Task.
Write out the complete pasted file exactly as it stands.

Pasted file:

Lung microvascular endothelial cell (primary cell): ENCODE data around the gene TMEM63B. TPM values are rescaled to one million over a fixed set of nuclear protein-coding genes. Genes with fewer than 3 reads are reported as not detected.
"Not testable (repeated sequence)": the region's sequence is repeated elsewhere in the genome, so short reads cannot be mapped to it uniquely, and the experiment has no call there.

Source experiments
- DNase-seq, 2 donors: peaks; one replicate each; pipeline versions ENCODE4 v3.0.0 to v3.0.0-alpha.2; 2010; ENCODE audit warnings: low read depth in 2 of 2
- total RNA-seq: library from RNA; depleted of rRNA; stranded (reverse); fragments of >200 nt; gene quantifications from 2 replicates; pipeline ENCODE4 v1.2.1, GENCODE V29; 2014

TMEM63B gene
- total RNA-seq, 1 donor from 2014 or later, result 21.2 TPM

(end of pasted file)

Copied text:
Lung microvascular endothelial cell (primary cell): ENCODE data around the gene TMEM63B. TPM values are rescaled to one million over a fixed set of nuclear protein-coding genes. Genes with fewer than 3 reads are reported as not detected.
"Not testable (repeated sequence)": the region's sequence is repeated elsewhere in the genome, so short reads cannot be mapped to it uniquely, and the experiment has no call there.

Source experiments
- DNase-seq, 2 donors: peaks; one replicate each; pipeline versions ENCODE4 v3.0.0 to v3.0.0-alpha.2; 2010; ENCODE audit warnings: low read depth in 2 of 2
- total RNA-seq: library from RNA; depleted of rRNA; stranded (reverse); fragments of >200 nt; gene quantifications from 2 replicates; pipeline ENCODE4 v1.2.1, GENCODE V29; 2014

TMEM63B gene
- total RNA-seq, 1 donor from 2014 or later, result 21.2 TPM